Where To Play Sport In London: Part M

Sam Parton
By Sam Parton Last edited 70 months ago
Where To Play Sport In London: Part M

This week brings us to the half-way stage in the where to play sport in London series.

Mountain Biking
This sport featured in the London Olympics and requires stamina and guts if competing at a high level. However, more leisurely versions are popular, and London has some excellent mountain biking areas, particularly around the periphery. The London Cyclist blog has a useful guide, that includes spots like Epping Forest, Epsom Downs and Hainault Forest. You can rent mountain bikes from many of London’s bike shops such as Action Bikes, Moose Cycles and Cloud9Cycles, and particularly those close to London’s parklands. A particular favourite is the expansive Richmond Park in West London, with designated cycle routes and galloping deer in an undulating landscape. You can hire mountain bikes through Park Cycle for around £9 an hour, and if you are lucky you might even see a dog called Fenton chasing the deer.

Muay Thai
This is another name for Thai Kickboxing and is a combat martial art form which originated from, you guessed it, Thailand. It involves the use of eight key weapons — fists, elbows, feet and shins. Fighters are said to be some of the toughest around, and in optimum physical shape. Common manoeuvres include straight knee strikes, spinning heel kicks and a double elbow chop, although the use of elbows has become increasingly prohibited. Muay Thai clubs can be found all over London such as at the London Fight Factory, Muay Thai Masters Academy, Thai Fight in Hammersmith and London Muay Thai at Diesel Gyms. Otherwise Muy Thai Clubs has a comprehensive list of many clubs around London.

The London Marathon is one of the world’s most famous endurance races and attracts participants from all over the globe. It has become so popular in recent years that the 2013 ballot entry was oversubscribed in less than 24 hours. Up to 50,000 athletes pound the 26.2 mile course from Blackheath over Tower Bridge, through Canary Wharf and then finishing on Horse Guard’s Parade in Westminster. The London Marathon Ballot usually opens in April, a few days after the previous event and you can find out all the details on the Virgin London Marathon website. However charity places are often available and the Running Bug provides a good guide. If you can't get a place, don't despair as other half-marathons are also available around London. Run to the Beat starts and finishes at the O2 arena towards the end of October and attracts over 18,000 runners.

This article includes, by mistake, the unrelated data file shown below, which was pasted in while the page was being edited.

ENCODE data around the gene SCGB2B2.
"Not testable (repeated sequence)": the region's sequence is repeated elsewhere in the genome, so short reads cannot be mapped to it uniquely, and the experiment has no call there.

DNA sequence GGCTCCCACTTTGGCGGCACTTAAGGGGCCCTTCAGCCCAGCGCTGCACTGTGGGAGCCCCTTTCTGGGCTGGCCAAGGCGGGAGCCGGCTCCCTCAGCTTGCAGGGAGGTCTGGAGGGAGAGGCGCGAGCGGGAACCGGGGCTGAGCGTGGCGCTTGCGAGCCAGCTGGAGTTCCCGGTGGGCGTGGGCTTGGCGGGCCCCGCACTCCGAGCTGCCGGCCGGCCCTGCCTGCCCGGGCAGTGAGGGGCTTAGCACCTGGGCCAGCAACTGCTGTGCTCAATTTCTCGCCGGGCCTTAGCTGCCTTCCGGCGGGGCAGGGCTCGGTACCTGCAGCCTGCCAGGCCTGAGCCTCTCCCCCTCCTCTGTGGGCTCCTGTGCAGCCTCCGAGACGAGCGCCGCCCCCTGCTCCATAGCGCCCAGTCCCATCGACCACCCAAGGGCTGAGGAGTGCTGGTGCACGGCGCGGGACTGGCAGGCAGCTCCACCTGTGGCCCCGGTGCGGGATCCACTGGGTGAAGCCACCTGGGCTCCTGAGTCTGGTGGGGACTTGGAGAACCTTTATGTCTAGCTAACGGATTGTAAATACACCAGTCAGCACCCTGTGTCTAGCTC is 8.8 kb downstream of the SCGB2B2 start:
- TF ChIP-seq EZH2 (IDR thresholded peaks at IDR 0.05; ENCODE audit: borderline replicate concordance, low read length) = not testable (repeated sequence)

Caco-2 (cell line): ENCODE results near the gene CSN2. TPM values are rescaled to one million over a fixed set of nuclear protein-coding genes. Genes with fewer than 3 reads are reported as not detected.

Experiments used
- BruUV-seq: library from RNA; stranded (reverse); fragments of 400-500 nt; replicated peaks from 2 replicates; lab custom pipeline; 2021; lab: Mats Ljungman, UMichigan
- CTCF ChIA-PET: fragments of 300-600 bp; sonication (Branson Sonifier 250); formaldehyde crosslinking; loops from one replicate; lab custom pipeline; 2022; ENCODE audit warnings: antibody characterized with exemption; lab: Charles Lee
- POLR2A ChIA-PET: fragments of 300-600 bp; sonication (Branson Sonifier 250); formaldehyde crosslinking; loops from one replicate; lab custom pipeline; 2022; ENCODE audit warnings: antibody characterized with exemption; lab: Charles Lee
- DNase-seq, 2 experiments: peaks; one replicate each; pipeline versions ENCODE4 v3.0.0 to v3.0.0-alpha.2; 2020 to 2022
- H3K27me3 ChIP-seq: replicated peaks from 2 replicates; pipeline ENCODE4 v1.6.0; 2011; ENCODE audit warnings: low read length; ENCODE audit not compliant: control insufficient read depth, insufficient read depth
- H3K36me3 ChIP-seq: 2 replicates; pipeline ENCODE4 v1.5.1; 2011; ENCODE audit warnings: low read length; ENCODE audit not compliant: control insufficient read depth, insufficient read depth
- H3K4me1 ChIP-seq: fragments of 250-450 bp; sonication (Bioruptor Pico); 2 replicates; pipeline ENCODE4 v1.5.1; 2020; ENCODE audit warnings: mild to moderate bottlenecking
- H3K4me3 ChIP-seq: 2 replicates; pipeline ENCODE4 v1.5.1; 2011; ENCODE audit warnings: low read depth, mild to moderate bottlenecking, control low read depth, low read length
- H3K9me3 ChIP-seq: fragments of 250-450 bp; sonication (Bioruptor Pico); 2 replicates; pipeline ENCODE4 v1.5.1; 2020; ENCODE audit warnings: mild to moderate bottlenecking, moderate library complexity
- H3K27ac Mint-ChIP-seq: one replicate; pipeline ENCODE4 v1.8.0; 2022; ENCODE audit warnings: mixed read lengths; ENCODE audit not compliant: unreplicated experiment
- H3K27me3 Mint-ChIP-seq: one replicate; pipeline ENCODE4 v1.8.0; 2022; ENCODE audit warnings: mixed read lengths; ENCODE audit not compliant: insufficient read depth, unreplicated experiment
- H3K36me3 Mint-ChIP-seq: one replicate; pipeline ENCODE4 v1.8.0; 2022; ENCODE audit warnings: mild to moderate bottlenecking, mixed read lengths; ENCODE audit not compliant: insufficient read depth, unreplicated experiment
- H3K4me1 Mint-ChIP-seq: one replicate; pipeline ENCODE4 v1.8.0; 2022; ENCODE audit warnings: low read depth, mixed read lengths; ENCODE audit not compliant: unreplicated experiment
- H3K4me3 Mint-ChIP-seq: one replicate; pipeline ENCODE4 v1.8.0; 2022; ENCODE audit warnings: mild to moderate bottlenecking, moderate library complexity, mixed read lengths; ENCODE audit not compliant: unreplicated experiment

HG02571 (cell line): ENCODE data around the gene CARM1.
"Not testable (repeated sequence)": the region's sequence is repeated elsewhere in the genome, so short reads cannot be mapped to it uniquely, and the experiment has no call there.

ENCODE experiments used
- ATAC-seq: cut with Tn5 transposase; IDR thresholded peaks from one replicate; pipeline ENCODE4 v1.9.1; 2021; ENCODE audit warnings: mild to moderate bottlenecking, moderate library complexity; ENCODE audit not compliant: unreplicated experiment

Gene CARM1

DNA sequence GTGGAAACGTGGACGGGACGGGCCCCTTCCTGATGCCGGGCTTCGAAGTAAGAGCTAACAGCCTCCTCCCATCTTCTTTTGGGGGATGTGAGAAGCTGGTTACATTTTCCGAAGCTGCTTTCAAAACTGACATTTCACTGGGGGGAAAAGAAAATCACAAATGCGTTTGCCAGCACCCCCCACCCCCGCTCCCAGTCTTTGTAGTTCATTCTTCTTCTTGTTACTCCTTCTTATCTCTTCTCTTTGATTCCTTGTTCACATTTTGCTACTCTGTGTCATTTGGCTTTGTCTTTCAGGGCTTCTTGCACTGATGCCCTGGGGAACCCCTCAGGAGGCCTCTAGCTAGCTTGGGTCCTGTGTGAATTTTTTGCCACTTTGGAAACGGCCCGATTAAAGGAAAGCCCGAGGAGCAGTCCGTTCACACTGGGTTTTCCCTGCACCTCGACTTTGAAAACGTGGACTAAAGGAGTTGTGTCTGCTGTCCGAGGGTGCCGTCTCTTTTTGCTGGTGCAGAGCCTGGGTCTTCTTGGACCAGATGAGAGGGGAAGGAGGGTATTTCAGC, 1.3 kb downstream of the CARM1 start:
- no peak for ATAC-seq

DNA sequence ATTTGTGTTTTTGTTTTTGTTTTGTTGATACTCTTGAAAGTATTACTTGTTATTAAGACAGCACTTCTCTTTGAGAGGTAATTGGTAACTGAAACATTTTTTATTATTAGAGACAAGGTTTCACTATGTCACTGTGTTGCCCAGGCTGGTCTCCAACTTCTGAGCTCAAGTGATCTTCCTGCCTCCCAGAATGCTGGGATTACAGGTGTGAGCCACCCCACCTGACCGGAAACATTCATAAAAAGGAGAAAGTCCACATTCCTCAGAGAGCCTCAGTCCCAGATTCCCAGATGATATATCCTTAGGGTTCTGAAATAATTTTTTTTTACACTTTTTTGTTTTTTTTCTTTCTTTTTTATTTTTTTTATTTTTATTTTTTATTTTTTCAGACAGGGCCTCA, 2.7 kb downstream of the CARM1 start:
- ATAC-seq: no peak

Mixed Martial Arts
Otherwise known as MMA, mixed martial arts is a full-contact fighting sport which combines techniques from a broad range of other martial arts. It encourages the use of both striking and grappling and has become extremely popular to a worldwide audience. Good examples of mixed martial arts venues can be found at the aptly named London Fight Factory , Mixed Martial Arts Den in Battersea, the MMA Clinic and Urban Kings Gym in King’s Cross. As a word of warn, this martial arts form can be brutal. It is not for the faint-hearted, but most of the London clubs and venues offer beginners' classes to gently ease you into this extremely physical sport.

Mixed Hockey
There are two main versions of mixed hockey, 11-a-side and 5-a-side (rush hockey). The latter is a successful shorter format of the game concocted by England Hockey to get more people playing this popular UK sport. Mixed hockey games are usually more relaxed and social than same-gender games, especially as usually both groups are keen to impress one another. There are some excellent examples of mixed hockey clubs playing all over London, such as the London Strollers Hockey Club, Barts and the London Mixed Hockey Club, Spencer Club and East London Hockey Club. Otherwise check out the Rush hockey site, which shows details of where to play the mixed 5-a-side version.

By Sam Parton

Sam is Founder of Openplay which helps you find and book sports facilities in London and other sports facilities.

Part A: Aerobics, Aikido, Archery, Athletics, Aussie Rules Football
Part B: Badminton, Baseball, Basketball, Bikram Yoga, Boules, Bowls, Boxing
Part C: Canoeing, Climbing, Cricket, Croquet, Curling, Cycling
Part D: Dance, Darts, Disc Golf, Diving, Dodgeball, Dragon Boat Racing
Part E: Equestrian, English Billiards, Eight-a-side Football, Endurance Running, Extreme Sports
Part F: Fives, Football, Fencing, Frisbee
Part G: Gaelic Football, Golf, Go-Karting, Goalball, Gridiron
Part H: Handball, Hang Gliding, Hatha Yoga, Hiking, Hockey, Hula Hooping and Hurling
Part I: Ice Climbing, Ice Hockey, Indoor Cricket, Indoor Football, Inline Skating, and Iyengar Yoga.
Part J: Jazz Dancing, Jianzi, Jitsu, Jiu Jitsu, Judo, Jogging, Jorkyball
Part K: Karate, Kiyaking, Kickboxing, Kite Surfing, Korfball, Kung Fu
Part L:  Lacrosse, Land Yachting, Laser Tag, Lawn Bowling, Lawn Tennis, Lethwei

Last Updated 12 March 2013